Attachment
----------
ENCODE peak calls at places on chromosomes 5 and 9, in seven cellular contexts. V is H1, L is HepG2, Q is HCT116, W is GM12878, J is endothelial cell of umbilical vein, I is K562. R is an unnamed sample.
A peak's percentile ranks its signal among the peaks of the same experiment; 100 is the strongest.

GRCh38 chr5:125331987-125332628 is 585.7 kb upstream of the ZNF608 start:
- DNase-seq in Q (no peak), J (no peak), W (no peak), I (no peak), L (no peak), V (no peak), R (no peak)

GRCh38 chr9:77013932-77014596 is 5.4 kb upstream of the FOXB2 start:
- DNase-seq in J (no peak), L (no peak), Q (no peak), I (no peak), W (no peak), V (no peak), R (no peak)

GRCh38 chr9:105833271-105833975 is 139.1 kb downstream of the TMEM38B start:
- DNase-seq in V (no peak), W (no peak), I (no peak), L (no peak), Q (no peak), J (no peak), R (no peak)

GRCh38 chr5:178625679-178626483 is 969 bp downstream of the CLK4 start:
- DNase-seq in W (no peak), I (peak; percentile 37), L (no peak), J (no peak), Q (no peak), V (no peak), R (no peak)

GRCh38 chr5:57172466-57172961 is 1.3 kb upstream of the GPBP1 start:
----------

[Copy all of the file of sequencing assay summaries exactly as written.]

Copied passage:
ENCODE peak calls at places on chromosomes 5 and 9, in seven cellular contexts. V is H1, L is HepG2, Q is HCT116, W is GM12878, J is endothelial cell of umbilical vein, I is K562. R is an unnamed sample.
A peak's percentile ranks its signal among the peaks of the same experiment; 100 is the strongest.

GRCh38 chr5:125331987-125332628 is 585.7 kb upstream of the ZNF608 start:
- DNase-seq in Q (no peak), J (no peak), W (no peak), I (no peak), L (no peak), V (no peak), R (no peak)

GRCh38 chr9:77013932-77014596 is 5.4 kb upstream of the FOXB2 start:
- DNase-seq in J (no peak), L (no peak), Q (no peak), I (no peak), W (no peak), V (no peak), R (no peak)

GRCh38 chr9:105833271-105833975 is 139.1 kb downstream of the TMEM38B start:
- DNase-seq in V (no peak), W (no peak), I (no peak), L (no peak), Q (no peak), J (no peak), R (no peak)

GRCh38 chr5:178625679-178626483 is 969 bp downstream of the CLK4 start:
- DNase-seq in W (no peak), I (peak; percentile 37), L (no peak), J (no peak), Q (no peak), V (no peak), R (no peak)

GRCh38 chr5:57172466-57172961 is 1.3 kb upstream of the GPBP1 start: